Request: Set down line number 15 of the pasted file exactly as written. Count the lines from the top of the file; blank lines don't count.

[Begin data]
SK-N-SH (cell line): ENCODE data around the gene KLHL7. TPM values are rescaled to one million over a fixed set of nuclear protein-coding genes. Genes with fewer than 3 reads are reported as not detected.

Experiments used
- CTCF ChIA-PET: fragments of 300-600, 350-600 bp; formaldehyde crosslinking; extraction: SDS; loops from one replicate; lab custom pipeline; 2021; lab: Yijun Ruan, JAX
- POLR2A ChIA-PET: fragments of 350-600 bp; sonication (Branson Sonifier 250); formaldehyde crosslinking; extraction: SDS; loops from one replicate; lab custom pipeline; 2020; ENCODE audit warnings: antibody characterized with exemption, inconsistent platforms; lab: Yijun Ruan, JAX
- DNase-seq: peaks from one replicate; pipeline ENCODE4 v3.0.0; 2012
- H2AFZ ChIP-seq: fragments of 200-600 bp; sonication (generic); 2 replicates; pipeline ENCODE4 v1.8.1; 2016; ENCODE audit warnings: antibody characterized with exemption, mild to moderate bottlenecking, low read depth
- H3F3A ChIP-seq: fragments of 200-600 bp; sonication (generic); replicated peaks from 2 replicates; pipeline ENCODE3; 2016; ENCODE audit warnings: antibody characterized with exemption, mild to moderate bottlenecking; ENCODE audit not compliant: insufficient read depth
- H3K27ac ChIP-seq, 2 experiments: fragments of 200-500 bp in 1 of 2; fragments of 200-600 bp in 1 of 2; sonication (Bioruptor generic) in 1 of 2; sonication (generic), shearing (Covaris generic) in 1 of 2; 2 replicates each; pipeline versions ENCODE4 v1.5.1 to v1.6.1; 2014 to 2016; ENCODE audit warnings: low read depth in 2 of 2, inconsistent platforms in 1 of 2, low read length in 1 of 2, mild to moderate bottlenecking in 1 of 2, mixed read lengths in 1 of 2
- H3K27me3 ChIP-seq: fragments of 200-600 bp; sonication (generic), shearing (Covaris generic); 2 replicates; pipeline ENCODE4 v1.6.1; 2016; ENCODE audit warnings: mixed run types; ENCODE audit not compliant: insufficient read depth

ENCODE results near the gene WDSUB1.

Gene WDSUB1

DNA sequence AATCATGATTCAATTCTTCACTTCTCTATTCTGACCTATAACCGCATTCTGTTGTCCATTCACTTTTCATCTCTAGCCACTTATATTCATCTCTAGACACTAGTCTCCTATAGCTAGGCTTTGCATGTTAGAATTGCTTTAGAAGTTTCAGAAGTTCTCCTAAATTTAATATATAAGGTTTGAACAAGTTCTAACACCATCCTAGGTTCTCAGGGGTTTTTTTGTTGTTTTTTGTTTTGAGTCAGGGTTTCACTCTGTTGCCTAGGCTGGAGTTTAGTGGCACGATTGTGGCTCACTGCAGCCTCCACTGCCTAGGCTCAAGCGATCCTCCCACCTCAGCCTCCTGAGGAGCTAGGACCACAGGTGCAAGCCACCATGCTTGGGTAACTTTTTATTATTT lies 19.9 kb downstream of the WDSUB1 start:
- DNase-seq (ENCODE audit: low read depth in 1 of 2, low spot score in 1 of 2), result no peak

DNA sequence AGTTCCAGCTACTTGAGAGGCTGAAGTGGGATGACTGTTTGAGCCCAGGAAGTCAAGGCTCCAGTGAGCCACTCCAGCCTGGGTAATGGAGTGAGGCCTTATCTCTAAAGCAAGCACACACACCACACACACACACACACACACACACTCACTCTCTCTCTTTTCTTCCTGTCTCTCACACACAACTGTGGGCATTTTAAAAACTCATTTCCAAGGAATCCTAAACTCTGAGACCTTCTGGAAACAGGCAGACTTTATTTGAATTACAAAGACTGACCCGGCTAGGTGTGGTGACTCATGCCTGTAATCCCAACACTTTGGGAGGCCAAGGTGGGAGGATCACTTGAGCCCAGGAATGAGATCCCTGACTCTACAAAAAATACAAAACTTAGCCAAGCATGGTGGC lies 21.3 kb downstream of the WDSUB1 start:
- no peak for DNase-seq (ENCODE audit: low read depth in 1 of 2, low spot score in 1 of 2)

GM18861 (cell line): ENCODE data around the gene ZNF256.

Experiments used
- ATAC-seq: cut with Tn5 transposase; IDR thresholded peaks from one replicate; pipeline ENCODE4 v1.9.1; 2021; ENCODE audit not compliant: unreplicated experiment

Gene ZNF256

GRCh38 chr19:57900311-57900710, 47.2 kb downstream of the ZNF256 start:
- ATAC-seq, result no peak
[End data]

- no peak for DNase-seq (ENCODE audit: low read depth in 1 of 2, low spot score in 1 of 2)